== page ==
For Immediate Release: May 2, 2017
Contact: Eric Lupher, 734.548.8001
Jordon Newton, 517.485.9444
Citizens Research Council Provides the Facts to Inform the Income Tax Debate
LIVONIA, Mich. – Proposals to eliminate or cut the tax rate of the state personal income tax have garnered much news coverage for the Michigan Legislature this year. To help inform the debate on this issue, the Citizens Research Council of Michigan has published a paper that reviews the history of the state income tax and the role that the income tax plays in funding Michigan’s state government (and by extension many local governments). It also looks at whether tax revenues are adequate and reviews available options if the rate is cut or the tax is eliminated.
“Citizens Research Council believes better information leads to better government and that’s what we provide,” said Eric Lupher, Citizens Research Council president. “We want state policy makers, legislative advocates and residents to be well-informed about Michigan’s tax structure and its personal income tax before decisions are made on this important policy issue.”
The state personal income tax is the single largest source of state generated revenue for Michigan’s state government. It accounts for more than one-third of all state tax revenues and for nearly three-quarters of resources available to the state’s general fund. More so than any other state tax, it is the tax policy makers turn to when lean economic conditions necessitate additional resources to fund state government and it is the tax state policy makers have turned to most often in their desire to provide tax relief.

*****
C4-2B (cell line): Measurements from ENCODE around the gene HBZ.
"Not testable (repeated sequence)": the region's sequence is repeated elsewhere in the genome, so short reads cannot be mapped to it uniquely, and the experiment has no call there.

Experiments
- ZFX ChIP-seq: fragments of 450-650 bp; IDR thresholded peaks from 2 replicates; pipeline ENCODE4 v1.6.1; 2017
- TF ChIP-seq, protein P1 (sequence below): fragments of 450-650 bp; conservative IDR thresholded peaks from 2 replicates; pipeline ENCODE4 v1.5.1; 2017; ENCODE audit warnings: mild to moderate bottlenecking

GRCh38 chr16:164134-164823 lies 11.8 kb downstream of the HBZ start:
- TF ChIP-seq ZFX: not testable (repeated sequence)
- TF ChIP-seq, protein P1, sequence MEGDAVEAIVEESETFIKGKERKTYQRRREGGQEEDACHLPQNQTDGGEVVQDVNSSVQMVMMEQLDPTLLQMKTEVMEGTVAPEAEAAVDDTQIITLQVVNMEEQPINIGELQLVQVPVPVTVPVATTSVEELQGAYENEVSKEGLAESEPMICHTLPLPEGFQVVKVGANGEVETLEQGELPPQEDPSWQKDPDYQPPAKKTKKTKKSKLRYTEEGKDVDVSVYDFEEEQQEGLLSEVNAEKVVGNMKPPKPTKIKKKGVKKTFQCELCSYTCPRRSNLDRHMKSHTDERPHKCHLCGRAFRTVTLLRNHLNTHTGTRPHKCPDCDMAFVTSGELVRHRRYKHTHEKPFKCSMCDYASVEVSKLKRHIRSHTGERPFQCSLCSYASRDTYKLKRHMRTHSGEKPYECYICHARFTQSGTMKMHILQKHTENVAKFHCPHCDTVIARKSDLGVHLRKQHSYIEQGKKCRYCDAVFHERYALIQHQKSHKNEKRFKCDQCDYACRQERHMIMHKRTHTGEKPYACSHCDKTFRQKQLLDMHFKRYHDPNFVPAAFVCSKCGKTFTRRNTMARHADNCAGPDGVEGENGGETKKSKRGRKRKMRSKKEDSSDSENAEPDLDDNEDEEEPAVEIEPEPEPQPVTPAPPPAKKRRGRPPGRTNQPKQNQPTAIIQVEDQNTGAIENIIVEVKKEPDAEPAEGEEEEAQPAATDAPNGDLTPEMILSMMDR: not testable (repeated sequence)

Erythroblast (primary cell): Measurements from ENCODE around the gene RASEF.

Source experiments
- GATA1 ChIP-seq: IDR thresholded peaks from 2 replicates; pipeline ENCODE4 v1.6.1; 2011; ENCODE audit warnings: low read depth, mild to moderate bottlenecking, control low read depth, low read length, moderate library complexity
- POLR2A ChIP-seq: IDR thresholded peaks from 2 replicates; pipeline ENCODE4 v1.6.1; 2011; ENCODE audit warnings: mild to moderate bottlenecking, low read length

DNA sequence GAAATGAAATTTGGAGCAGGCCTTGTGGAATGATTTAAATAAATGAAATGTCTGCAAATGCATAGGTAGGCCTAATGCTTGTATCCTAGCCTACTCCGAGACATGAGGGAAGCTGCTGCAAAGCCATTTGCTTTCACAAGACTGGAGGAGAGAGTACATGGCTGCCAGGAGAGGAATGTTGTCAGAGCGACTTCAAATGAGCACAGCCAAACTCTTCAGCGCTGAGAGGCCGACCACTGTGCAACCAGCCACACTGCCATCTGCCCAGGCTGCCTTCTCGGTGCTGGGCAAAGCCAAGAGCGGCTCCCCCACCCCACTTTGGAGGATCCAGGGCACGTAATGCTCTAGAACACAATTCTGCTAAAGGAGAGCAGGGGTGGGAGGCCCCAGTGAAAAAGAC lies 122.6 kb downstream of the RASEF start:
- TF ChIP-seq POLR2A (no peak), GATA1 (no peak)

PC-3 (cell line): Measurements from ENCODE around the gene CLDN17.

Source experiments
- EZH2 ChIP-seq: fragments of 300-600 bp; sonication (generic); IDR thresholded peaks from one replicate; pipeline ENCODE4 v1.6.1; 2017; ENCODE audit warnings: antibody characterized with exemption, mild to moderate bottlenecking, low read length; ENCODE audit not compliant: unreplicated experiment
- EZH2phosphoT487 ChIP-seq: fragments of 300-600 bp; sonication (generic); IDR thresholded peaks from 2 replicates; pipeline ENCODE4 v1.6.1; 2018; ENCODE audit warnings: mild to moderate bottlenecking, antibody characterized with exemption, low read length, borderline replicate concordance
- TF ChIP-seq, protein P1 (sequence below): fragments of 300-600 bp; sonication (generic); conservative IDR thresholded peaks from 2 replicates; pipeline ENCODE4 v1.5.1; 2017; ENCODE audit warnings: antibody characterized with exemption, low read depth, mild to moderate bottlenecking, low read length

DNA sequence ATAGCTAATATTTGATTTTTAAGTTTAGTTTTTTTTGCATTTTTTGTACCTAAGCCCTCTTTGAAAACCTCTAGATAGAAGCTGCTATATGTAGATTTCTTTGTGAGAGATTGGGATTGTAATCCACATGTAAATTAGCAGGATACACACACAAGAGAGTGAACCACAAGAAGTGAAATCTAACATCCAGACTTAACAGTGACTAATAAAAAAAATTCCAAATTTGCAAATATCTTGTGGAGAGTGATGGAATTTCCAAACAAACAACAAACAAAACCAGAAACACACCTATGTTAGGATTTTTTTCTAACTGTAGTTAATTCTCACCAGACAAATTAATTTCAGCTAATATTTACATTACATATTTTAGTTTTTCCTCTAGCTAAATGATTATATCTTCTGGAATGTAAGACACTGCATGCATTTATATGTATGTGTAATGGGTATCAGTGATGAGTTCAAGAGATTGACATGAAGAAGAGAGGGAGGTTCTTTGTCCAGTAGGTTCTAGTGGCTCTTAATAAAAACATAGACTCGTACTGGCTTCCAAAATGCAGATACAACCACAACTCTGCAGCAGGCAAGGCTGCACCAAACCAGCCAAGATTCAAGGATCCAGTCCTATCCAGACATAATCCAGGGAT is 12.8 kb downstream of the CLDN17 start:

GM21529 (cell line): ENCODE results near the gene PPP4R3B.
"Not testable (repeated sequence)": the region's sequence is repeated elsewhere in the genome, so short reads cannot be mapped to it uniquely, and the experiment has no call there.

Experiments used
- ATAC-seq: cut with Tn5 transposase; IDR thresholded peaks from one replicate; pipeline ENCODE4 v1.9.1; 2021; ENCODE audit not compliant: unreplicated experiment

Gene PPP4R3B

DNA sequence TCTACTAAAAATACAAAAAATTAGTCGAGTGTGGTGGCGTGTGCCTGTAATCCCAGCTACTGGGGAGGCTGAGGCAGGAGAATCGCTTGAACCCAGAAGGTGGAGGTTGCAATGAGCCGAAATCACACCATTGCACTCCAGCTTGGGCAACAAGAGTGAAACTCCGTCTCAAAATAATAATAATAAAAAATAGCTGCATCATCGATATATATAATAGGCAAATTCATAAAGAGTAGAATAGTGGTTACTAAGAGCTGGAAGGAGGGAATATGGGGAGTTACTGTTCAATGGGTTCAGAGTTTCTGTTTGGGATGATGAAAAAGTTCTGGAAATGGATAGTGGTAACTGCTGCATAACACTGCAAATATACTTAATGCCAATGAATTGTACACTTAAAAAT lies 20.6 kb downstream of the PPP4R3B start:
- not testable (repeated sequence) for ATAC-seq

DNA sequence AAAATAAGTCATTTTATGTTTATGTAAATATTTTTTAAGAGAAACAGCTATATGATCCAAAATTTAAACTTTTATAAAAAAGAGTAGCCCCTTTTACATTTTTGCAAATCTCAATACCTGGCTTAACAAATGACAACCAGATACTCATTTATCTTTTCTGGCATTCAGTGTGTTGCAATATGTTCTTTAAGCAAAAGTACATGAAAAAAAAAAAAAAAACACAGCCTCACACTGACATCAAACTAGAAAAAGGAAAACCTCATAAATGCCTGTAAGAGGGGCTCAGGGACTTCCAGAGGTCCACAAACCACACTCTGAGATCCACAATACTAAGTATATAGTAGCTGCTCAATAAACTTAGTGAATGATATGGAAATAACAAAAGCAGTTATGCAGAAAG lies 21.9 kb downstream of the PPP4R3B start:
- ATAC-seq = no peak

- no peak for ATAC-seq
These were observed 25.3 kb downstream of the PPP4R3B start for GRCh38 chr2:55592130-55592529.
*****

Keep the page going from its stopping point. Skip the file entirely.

According to Lupher, the paper makes no value judgment on the rate of taxation in Michigan relative to other states nor the potential ramifications of a tax cut. Rather, it explores the feasibility of existing tax revenues growing at a sufficient rate to make up for lost income tax revenue, the options for increasing taxes on consumption or property to make up for lost revenue, and the ramifications of spending cuts.
“We want to provide thorough, well-researched information that allows people to make more informed decisions and better public policy on issues like taxation that have a big impact on our state.” said Lupher.
CRC’s report is available at no cost on the Citizens Research Council’s website, www.crcmich.org.